UH Cancer Center study says e-cigarettes have negative impact on teens


Even though it’s illegal for teenagers to smoke, it hasn’t stopped them over the years.

Back in the day, it was tobacco cigarettes. These days, it’s electronic cigarettes.

University of Hawaii Cancer Center researchers released their findings Monday.

After surveying more than 2,300 Oahu high school students, they concluded that there’s a harmful effect.

E-cigarettes are popular among teenagers, in part because they come in fun flavors.

But teens who use e-cigarettes are more likely to start smoking tobacco cigarettes, according to the study.

“We found a sample of high school students over one year and the question was looking at the people who initially were non-smokers. Did using e-cigarettes make any difference in what happened? We followed the same people a year later and the finding was that people who used e-cigarettes were more likely to start smoking cigarettes a year later,” said Dr. Thomas Wills, interim director, UH Cancer Center’s Prevention and Control Program.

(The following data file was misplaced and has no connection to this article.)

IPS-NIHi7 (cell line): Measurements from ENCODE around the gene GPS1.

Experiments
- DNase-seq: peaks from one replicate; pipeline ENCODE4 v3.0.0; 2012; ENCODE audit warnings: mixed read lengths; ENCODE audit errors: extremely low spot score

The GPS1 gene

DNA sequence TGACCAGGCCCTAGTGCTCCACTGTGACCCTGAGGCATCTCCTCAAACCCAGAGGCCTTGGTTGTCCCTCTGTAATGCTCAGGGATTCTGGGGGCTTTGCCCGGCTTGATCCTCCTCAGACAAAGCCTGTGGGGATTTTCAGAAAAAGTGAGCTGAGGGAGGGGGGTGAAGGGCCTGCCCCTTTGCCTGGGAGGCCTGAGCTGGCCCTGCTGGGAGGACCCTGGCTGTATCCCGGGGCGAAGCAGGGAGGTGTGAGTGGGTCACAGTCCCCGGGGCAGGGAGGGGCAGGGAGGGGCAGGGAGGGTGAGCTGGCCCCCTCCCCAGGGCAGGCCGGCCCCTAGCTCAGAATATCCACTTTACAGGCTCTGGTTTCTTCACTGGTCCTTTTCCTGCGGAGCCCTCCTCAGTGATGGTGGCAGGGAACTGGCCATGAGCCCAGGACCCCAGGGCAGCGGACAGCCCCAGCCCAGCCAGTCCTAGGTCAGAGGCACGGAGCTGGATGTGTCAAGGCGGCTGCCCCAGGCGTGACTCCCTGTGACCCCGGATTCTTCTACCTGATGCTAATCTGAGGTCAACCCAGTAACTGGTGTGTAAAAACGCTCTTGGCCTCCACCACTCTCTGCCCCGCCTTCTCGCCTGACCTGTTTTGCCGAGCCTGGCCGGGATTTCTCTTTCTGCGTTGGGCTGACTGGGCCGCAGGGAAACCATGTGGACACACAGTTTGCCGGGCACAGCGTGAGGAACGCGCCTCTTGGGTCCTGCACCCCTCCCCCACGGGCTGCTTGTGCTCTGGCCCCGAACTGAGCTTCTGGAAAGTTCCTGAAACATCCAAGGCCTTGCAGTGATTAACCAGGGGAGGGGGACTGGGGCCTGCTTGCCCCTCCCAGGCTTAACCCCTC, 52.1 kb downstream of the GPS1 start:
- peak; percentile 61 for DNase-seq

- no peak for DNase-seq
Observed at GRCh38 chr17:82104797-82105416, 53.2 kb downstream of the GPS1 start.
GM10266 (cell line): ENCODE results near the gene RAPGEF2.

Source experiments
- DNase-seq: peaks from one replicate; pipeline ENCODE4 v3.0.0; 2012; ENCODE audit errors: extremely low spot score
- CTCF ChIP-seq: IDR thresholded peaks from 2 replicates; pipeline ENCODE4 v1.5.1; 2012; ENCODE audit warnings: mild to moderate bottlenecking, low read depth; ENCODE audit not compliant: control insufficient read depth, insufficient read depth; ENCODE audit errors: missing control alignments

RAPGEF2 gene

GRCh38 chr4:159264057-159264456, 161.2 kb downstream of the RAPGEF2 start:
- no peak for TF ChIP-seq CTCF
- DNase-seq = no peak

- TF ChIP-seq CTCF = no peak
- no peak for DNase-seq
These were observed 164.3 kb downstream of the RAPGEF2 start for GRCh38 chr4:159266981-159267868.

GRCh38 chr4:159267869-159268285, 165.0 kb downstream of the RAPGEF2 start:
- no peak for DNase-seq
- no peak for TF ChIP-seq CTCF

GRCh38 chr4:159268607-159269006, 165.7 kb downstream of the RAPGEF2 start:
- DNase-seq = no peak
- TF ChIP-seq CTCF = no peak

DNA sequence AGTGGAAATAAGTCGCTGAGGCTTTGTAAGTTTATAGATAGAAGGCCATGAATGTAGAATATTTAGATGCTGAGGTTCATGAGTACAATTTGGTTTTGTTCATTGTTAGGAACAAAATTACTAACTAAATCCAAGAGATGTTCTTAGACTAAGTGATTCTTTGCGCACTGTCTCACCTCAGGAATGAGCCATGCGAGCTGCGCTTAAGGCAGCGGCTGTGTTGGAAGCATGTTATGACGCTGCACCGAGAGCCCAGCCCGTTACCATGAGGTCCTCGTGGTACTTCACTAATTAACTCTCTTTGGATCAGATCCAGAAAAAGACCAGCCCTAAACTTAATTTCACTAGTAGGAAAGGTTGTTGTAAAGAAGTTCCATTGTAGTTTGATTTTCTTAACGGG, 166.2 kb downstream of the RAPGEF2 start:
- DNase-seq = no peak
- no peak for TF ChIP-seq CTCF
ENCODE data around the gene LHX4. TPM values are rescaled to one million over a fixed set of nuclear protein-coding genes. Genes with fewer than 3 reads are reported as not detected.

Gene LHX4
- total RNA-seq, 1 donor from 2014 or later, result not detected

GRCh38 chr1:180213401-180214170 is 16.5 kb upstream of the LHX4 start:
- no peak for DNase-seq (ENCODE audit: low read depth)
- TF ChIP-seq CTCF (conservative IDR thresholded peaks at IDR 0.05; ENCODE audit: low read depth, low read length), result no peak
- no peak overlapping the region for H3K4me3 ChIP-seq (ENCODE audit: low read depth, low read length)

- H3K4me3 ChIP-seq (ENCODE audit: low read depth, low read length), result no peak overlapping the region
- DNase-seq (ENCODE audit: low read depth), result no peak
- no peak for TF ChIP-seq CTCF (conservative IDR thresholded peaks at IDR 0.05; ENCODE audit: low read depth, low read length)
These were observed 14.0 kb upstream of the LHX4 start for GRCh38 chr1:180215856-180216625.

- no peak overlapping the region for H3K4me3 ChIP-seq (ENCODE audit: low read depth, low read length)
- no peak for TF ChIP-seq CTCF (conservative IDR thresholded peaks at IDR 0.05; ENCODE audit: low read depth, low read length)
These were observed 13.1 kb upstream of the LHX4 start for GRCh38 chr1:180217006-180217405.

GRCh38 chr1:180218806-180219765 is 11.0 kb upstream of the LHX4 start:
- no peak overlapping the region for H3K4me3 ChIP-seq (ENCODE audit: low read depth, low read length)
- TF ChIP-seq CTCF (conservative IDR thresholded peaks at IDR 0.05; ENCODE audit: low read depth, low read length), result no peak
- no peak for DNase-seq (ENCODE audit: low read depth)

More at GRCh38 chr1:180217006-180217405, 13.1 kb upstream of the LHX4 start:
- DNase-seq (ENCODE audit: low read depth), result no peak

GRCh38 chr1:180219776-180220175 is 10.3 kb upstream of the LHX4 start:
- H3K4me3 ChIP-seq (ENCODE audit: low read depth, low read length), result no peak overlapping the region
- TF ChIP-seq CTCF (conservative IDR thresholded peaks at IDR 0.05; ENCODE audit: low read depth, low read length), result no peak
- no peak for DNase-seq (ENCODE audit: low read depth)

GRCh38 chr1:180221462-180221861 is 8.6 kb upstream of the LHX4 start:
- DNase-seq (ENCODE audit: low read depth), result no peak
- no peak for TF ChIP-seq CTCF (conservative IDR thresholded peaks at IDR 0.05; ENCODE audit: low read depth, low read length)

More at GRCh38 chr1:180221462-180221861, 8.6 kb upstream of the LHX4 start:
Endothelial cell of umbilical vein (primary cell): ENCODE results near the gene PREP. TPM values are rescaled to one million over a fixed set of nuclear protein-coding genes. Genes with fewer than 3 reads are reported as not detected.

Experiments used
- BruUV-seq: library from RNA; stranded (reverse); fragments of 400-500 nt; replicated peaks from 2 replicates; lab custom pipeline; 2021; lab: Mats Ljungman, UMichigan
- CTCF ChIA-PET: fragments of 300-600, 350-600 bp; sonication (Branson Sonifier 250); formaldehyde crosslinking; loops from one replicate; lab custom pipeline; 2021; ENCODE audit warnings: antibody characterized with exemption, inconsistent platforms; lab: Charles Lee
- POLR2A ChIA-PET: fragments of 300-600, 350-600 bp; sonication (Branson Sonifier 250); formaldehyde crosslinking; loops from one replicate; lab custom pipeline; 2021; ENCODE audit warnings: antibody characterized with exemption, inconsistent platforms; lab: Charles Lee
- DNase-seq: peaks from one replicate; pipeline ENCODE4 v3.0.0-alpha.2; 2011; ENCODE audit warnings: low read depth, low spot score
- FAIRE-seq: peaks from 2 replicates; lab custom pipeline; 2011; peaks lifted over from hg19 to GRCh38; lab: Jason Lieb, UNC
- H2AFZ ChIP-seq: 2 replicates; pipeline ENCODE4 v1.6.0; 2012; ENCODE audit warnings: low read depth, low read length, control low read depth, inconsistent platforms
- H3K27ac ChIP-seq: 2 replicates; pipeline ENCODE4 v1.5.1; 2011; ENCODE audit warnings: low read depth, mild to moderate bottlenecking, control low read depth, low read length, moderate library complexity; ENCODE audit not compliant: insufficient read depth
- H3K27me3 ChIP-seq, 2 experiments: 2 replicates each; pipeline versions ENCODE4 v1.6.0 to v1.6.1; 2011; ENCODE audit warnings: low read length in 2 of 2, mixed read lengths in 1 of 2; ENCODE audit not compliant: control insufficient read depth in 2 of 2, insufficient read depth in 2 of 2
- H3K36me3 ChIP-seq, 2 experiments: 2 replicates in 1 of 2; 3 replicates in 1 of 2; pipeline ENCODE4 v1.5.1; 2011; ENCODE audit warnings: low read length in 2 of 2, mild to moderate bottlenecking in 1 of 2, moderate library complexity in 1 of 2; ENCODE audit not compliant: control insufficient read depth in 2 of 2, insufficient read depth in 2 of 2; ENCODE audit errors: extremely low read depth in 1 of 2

In fact, Wills says teens who smoke e-cigarettes are three times more likely to smoke tobacco cigarettes.

“The message is that e-cigarettes aren’t neutral. They have a risk-promoting effect for smoking cigarettes,” Wills said.

Wills also said in the last four years, there’s been a spike in teens using e-cigarettes, with an estimated 20 to 30 percent now using e-cigarettes, or have tried them.

“It’s very high and very alarming, especially for Hawaii, because Hawaii has one of the lowest smoking rates in the country,” said Rebecca Williams, UH Cancer Center assistant professor.

Their data is based on school surveys of more than 2,300 high school students on Oahu in both public and private schools.

They also broke it down by ethnicity, finding that Hawaiian and Filipino teens were more likely to start using e-cigarettes than Japanese, Chinese, or Korean teens.

They also found that parents have a lot to do with whether or not a teen starts using e-cigarettes.

“The adolescents who scored high on being able to talk to their parents were protected. They were less likely to start using anything,” Wills said.

In Hawaii, the legal smoking age is 21, and that includes e-cigarettes. The new law raising the age went into effect at the beginning of 2016.

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